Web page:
Now we aren’t saying it’s a crime to serve your kids mac n’ cheese and chicken fingers, as they are 100% a staple in our families, but we absolutely wish there were more dishes that expanded their palates beyond dipping everything in ketchup.
So many of the restaurants in Boulder County are working hard to include more diverse flavors, sides of fruit and veggies, even vegetarian options for their young diners. Meati is a Boulder-based company that produces a nutrient-dense, whole-food alternative meat made from mushroom root. Packed with protein, the Meati cutlets and steaks are delicious, and their textures and flavors have won the enthusiastic support from many local chefs and restaurants including Daniel Asher of Ash’Kara and River and Woods, Brad Heap of SALT and even the fast-food restaurant Birdcall. Meati’s values of working to create a healthier lifestyle and sustainable food product aligns with the goals of the Little Diner Program initiative. As our food world evolves, we must integrate young diners into the conversation much earlier about how to create delicious food that protects our planet.
Connecting Little Diners and Chefs
We are excited to connect our local restaurants and chefs with Growing Up Boulder and a panel of First Bite Little Diner Ambassadors this fall. We will be hosting a couple gatherings, listening to the feedback of kids on menu options and what makes for a fun night dining out. There will be cooking demos, silly fun with chefs and of course, eating! If you think your young diners would be interested in participating in this exciting opportunity please send us a note!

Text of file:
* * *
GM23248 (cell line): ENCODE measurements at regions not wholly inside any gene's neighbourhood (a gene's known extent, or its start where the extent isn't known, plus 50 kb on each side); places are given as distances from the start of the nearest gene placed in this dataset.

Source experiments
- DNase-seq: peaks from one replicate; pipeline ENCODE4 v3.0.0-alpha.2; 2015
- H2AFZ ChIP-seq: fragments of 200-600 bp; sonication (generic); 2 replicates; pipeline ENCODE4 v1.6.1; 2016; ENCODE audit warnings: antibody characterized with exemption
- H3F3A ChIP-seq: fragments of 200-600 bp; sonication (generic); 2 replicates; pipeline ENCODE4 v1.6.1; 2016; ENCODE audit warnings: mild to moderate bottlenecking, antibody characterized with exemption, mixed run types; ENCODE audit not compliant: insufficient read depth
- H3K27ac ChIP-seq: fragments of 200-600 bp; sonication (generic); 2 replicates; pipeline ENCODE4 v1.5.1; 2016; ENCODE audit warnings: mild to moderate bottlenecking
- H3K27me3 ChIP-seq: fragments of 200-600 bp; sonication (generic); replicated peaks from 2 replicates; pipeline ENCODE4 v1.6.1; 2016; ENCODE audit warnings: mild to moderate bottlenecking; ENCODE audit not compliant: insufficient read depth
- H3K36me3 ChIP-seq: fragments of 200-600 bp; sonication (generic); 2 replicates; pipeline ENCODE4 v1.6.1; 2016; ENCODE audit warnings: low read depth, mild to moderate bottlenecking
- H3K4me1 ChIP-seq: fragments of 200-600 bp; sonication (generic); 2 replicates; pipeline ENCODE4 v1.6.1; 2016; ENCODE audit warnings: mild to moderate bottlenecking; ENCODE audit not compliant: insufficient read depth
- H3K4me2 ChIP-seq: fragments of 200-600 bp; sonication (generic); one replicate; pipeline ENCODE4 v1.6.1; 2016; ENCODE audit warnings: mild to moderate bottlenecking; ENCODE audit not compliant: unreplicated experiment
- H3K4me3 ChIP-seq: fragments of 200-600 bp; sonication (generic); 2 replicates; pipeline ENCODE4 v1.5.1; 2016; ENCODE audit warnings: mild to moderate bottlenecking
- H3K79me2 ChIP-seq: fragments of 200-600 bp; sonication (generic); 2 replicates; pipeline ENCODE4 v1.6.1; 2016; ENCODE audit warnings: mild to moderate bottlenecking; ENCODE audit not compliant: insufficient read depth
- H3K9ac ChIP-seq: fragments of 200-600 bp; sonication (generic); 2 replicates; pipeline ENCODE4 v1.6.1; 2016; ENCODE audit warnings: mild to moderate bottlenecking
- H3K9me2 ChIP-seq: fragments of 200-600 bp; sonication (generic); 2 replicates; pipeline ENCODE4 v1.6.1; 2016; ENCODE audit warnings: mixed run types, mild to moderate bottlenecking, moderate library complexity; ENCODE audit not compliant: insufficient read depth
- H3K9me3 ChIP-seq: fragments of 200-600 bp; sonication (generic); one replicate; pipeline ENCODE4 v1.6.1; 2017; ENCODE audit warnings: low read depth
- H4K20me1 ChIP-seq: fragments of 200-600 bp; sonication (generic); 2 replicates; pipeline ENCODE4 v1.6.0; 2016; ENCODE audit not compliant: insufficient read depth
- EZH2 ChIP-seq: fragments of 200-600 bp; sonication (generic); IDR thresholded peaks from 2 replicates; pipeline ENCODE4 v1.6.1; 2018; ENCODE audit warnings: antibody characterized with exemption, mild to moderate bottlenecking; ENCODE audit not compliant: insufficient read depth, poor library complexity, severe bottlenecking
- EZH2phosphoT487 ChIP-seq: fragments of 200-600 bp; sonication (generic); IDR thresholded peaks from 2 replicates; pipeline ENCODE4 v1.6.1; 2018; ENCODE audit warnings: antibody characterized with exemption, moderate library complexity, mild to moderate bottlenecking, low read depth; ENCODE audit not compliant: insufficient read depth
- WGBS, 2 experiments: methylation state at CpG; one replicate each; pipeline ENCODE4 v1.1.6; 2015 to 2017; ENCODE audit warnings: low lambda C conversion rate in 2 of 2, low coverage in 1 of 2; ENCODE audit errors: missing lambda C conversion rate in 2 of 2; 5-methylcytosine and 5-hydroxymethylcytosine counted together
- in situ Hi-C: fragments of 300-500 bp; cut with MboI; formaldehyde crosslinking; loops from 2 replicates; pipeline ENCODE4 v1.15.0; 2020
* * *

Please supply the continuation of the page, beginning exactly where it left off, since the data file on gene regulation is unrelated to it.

Growing Up Boulder is a non-profit focused on creating the optimal city for budding Boulderites. They work with numerous organizations to create programs that empower children and allow them to feel like a heard part of the community. Its mission is to offer young people opportunities to participate, deliberate, and influence local issues that affect their lives. Their vision is to lead a global movement in child-friendly cities, resulting in more equitable and sustainable communities for all.
Meati is a nutrient-dense, whole-food alternative meat made from mushroom root. Packed with protein, Meati cutlets and steaks are great sources of fiber and micronutrients, including b-vitamins and iron. Most importantly, the cuts are delicious, and their textures and flavors have won the enthusiastic support of some of food’s most impactful leaders, chefs and icons. Meati is working to change the way we eat to protect and preserve our planet’s water, land and air, while making exceptional nutrition more widely available. Boulder-based Meati creates its minimally processed cuts with modernized yet ancient and natural processes in a toxicity-free environment.
Author : Jessica Benjamin
Jessica Benjamin is the fearless leader behind Savor Productions. Jess guides the brand and the Savor team with heart and passion. With unparalleled commitment to the foodie community, the Savor brand has been growing exponentially since she began steering the ship in 2019. And it’s only just begun…